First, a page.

Genetic variation is known to influence the amount of mRNA produced by a gene. Because molecular machines control mRNA levels of multiple genes, we expect genetic variation in components of these machines would influence multiple genes in a similar fashion. We show that this assumption is correct by using correlation of mRNA levels measured from multiple tissues in mouse strain panels to detect shared genetic influences. These correlating groups of genes (CGGs) have collective properties that on average account for 52–79% of the variability of their constituent genes and can contain genes that encode functionally related proteins. We show that the genetic influences are essentially tissue-specific and, consequently, the same genetic variations in one animal may upregulate a CGG in one tissue but downregulate the CGG in a second tissue. We further show similarly paradoxical behaviour of CGGs within the same tissues of different individuals. Thus, this class of genetic variation can result in complex inter- and intraindividual differences. This will create substantial challenges in humans, where multiple tissues are not readily available.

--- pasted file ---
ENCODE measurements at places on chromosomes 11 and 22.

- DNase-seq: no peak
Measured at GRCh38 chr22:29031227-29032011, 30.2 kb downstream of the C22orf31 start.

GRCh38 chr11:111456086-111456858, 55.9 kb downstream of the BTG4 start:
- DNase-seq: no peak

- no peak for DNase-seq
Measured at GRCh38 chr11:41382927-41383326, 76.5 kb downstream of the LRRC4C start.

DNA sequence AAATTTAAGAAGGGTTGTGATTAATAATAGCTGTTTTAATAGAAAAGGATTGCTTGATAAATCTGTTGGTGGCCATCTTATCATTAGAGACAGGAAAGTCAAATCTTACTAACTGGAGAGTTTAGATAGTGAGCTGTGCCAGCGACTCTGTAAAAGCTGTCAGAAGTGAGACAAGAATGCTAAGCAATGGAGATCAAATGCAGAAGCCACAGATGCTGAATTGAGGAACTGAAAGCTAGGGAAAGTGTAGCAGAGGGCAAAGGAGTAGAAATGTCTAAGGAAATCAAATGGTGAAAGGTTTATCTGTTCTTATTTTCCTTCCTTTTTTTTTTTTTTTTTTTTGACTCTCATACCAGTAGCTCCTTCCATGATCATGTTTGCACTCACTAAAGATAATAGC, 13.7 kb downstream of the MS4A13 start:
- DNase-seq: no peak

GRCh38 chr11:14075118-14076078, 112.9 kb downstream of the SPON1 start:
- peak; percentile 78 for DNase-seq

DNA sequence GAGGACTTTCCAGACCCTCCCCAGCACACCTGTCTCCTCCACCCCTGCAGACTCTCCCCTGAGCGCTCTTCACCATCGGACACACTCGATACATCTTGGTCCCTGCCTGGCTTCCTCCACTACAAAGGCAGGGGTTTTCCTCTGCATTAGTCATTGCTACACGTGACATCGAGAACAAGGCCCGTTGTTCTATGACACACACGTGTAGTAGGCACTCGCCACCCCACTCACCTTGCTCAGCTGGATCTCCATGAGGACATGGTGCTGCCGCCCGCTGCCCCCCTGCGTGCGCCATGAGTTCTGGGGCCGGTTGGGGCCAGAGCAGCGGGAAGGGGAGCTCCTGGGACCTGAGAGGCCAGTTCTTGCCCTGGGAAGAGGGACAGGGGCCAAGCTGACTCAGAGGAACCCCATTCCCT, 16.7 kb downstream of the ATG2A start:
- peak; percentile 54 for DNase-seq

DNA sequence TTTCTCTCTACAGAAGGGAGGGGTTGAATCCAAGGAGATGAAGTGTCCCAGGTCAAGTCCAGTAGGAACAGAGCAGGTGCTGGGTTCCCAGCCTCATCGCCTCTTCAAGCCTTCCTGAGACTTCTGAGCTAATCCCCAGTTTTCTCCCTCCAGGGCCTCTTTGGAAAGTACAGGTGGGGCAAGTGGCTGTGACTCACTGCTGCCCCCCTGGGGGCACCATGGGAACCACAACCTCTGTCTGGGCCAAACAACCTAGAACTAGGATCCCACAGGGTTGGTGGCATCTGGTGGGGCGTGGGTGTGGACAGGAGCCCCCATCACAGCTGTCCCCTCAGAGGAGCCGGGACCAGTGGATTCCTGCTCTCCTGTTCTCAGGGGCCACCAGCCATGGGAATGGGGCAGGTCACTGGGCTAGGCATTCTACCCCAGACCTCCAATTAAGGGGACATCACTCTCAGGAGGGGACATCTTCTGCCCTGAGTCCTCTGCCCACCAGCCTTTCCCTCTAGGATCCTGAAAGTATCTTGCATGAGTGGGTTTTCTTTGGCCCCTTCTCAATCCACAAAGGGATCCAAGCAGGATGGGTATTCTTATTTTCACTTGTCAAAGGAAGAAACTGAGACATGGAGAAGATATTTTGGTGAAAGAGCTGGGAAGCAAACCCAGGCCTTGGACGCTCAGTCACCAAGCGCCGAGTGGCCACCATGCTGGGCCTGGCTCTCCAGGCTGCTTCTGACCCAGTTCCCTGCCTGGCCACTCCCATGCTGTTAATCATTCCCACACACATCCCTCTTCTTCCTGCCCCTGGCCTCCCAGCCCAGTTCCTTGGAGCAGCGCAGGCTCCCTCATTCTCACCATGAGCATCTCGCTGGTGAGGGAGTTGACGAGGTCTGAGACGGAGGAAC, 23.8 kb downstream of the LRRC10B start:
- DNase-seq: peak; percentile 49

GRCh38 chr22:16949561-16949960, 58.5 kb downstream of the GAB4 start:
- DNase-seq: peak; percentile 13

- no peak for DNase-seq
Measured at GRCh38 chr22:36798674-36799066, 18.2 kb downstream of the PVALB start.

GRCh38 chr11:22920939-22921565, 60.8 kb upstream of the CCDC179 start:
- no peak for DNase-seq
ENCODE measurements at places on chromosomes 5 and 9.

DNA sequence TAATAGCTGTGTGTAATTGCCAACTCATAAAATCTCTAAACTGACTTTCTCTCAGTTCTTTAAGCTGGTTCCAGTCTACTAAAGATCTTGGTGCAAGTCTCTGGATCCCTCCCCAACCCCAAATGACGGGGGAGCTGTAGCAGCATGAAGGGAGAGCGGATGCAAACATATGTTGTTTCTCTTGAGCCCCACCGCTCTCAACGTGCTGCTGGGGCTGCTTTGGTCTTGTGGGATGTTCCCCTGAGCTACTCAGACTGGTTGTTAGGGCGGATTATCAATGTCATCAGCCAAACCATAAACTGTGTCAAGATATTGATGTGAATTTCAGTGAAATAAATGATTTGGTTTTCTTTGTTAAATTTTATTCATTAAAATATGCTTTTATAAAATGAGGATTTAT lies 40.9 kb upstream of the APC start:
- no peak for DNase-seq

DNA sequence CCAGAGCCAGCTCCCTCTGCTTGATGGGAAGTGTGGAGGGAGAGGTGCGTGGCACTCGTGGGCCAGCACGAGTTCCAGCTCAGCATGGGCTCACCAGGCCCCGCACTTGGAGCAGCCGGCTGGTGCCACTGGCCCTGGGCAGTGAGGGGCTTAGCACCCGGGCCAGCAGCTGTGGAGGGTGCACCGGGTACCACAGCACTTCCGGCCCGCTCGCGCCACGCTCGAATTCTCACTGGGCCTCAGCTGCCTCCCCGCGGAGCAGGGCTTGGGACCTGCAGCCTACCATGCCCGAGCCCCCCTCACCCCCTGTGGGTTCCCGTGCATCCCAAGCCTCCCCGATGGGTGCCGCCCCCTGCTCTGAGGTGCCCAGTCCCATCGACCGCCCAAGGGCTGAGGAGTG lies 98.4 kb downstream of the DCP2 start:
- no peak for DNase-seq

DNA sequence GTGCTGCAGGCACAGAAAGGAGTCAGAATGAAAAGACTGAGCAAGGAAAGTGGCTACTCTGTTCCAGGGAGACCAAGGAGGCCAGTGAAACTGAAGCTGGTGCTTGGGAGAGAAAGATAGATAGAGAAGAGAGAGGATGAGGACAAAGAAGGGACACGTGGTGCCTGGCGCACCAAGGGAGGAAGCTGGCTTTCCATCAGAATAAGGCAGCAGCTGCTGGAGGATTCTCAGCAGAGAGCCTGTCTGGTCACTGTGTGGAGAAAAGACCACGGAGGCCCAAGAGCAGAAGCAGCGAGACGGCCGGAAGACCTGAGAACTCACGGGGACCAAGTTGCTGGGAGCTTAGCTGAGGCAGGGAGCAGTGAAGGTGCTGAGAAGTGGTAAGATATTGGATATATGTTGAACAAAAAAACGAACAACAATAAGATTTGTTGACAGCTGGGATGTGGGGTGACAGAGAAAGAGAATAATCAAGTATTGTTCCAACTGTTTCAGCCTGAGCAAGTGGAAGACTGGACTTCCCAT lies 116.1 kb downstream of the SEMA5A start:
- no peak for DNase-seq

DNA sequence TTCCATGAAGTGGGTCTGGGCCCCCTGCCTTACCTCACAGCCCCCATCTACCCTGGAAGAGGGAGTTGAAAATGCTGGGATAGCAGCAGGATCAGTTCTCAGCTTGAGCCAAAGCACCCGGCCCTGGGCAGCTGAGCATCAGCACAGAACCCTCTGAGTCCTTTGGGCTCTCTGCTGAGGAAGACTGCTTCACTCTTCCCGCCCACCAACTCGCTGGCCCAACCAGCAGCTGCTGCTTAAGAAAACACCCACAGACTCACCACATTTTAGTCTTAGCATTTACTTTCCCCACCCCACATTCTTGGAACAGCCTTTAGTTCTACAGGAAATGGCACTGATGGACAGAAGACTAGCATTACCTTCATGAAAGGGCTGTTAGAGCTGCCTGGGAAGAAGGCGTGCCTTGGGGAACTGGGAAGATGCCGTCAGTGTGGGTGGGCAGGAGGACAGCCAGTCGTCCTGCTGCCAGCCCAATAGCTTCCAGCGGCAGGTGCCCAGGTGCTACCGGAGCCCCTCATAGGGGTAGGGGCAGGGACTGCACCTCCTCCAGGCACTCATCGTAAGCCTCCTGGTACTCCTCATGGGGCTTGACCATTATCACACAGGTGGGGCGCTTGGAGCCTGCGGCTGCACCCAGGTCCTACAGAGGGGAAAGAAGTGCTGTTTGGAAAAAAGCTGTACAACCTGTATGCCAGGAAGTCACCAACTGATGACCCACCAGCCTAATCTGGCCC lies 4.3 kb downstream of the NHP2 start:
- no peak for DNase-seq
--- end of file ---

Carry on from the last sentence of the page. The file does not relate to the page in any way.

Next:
Mammalian Genome – Springer Journals
Published: May 8, 2009
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